This song describes the symbiotic relationship between the street musician and his accordion. When he is too drunk to stand up, he can sit on his accordion. If his accordion loses a button, he takes one off his own shirt to replace it. If his belt breaks, he can borrow the straps from his accordion. But in the end, our musician is forced to sell his accordion at a pawnshop. We can imagine he takes his 50¢ payment to the nearest café and buys a drink to toast his friend, his companion, his accordion!
  6. Taimse i m¹Chodladh/ Carolan's Cup (music byT. O¹Carolan; ©lyrics by Karen Ashbrook) 5:02
    A traditional Irish slow air that translate as ³I am Asleep² followed by a tune from the blind 17th century Irish harper Turlough O¹Carolan with contemporary words of the changing seasons and the return of light from darkness.
    "Spring will come and ice will thaw,
    Leaves burst forth & robins call.
    My cup, my cup, is bitter yet but flowers bloom when earth is wet."
  7. Jimmy Ward's/ Old Joe's Jig 2:30
    David Scheim taught Karen many styles of Jewish music and Karen returned the favor by introducing him to the music of the Emerald Isle. They made the Irish recording Hills of Erin (MM207) together.
  8. Orcha Bamidbar (music by David Zehavi; lyrics by Ya'akov Fichman, ©ACUM) / Frailach #7 (Schuster und Schneider Tantz) 5:06
    "To the right and to the left the desert glistens with trackless, golden sand.
    Silently, as if in a dream, a camel caravan passes by.
    All that can be heard is the tinkling of bells as it moves through the landscape."

    A frailach (or freylekh from the Yiddish word for joyous) is an up tempo dance tune. This one comes from Kammen International Dance Folio, Vol. I.
  9. Iberian Jig Set Muliñeira de Santalla d'Ozcos / Muiñeira de Choqueiro/ Jota 3:20
    Galicia and Asturias are home to the Spanish Celts. Their music is sunny like their climate, influenced by playful Spanish rhythm changes.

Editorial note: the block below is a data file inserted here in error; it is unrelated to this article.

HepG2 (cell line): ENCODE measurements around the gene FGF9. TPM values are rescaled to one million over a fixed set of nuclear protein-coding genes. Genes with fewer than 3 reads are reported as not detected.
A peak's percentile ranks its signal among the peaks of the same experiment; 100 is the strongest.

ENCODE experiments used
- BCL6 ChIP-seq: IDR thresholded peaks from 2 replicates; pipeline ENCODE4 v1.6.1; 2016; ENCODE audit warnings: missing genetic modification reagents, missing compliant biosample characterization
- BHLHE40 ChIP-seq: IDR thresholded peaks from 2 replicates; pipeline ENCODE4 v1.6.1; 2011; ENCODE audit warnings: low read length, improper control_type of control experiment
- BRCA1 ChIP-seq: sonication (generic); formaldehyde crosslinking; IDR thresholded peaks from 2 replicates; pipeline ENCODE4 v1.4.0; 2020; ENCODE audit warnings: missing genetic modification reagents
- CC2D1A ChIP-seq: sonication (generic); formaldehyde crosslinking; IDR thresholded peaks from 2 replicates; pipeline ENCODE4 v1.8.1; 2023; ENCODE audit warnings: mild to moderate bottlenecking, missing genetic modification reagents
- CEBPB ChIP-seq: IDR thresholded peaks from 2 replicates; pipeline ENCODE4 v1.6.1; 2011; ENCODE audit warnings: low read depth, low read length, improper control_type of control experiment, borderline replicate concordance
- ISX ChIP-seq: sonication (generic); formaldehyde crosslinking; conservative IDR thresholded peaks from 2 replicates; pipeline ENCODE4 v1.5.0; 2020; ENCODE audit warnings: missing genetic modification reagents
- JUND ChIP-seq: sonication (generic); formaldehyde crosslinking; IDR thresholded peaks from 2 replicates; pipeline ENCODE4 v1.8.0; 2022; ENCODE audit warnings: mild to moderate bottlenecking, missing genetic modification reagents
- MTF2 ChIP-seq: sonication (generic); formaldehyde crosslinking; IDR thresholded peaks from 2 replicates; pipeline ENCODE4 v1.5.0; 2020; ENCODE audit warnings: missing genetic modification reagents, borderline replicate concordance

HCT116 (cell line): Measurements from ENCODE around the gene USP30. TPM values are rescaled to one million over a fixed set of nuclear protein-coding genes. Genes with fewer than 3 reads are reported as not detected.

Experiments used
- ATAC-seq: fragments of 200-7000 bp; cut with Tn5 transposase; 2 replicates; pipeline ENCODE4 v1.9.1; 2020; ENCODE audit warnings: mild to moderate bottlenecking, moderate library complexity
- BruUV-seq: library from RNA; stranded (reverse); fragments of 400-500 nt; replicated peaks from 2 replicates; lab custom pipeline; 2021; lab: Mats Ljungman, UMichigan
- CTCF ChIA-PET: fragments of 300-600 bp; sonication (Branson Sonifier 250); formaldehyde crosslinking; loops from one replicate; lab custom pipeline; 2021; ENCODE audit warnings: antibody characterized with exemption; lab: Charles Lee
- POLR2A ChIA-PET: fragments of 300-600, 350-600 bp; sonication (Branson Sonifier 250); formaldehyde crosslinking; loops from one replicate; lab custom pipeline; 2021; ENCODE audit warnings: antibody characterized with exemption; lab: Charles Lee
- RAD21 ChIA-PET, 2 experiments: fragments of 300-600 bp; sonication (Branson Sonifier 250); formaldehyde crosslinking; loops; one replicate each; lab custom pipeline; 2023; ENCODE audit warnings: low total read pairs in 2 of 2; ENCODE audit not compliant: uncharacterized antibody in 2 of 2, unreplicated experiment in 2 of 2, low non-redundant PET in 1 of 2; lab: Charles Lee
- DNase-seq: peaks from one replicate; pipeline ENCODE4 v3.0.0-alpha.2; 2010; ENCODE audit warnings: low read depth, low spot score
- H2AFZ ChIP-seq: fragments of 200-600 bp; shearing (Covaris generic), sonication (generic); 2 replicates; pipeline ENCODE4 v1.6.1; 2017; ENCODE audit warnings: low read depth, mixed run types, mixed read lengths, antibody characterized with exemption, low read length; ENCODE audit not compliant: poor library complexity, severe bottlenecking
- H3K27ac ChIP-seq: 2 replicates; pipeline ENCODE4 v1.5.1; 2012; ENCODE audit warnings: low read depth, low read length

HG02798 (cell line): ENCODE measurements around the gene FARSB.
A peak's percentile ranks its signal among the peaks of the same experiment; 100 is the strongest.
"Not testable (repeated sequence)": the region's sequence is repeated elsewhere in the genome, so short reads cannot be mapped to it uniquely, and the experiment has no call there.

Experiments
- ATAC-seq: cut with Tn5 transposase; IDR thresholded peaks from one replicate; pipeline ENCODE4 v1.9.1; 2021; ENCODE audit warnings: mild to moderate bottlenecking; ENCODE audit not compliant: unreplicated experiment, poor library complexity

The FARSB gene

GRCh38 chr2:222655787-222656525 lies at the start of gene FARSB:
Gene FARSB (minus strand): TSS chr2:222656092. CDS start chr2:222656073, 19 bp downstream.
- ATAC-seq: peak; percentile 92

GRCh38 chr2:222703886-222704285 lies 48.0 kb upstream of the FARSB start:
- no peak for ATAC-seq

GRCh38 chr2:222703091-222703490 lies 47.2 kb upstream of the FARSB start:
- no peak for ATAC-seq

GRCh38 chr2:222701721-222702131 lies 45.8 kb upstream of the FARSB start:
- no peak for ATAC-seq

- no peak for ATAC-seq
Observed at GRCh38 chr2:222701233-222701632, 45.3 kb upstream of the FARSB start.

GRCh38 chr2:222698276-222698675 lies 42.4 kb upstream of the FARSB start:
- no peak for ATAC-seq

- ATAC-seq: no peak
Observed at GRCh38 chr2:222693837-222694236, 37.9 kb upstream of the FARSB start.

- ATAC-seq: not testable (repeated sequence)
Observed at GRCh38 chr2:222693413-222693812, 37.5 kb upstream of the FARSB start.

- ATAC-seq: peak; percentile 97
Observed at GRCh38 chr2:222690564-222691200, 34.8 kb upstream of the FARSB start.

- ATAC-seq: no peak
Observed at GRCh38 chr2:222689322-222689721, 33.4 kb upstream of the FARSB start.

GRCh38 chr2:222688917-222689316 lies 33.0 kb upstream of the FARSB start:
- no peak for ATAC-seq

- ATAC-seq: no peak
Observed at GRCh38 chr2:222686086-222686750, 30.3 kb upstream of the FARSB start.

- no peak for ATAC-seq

10. Boys of Bedlam (Music by Nic Jones & Dave Moran © Mollie Music, UK; lyrics traditional) 4:12
    As early as the 15th century a nunnery originally run by the order of Mary of Bethlehem became an insane asylum. The name eventually became Bedlam and Tom O¹ Bedlam referred to any insane person.
  11. Durme 3:21
    This is a lullaby from the Spanish Jewish Sephardic tradition.
  12. Parting Glass (traditional Irish song) 2:10
    "I will gently rise & softly call,
    Good night and joy be with you all."
  13. Candles in the Dark Suite (13/14)
    • Candles in the Dark (©Jonathan Jensen)/ 3:16
    • Jerusalem of Gold (©Naomi Shemer, Chappell & Co.)/ Lo Yisa Goy 4:25
      Darkness turns to light, and spring will come. To lift our spirits in troubled times, we end with this hopeful set. "Jerusalem," a city where three great religions endure, means ³heritage of peace.² Lo Yisa Goy, a popular Israeli dance tune, has words from Isaiah calling for peace. "Every man -- shall live in peace and unafraid.
      And into plowshares beat their swords, nations shall learn war no more."

Recorded & Engineered by Trevor Higgins
Mastered by Charlie Pilzer at Airshow
Graphic Artist: Orion Weiss
Cover photo: Ron Larson

Instruments masterly crafted by:
Harp guitar-Stephen Sedgwick, Kent, England
Compact chromatic hammered dulcimer with dampers-Nick Blanton, Martinsburg, WV
Blackwood Nicholson model flute-Patrick Olwell, Nellysford, VA.
Brass D pennywhistle-John Sindt, Nyack, NY.
10 string cittern-Stefan Sobell, Northumberland, England
Dusty Strings 36 string levered harp (tracks 7, 11, 14)
Argyll model Steen Harp, Roderfield, WV (all other harp tracks)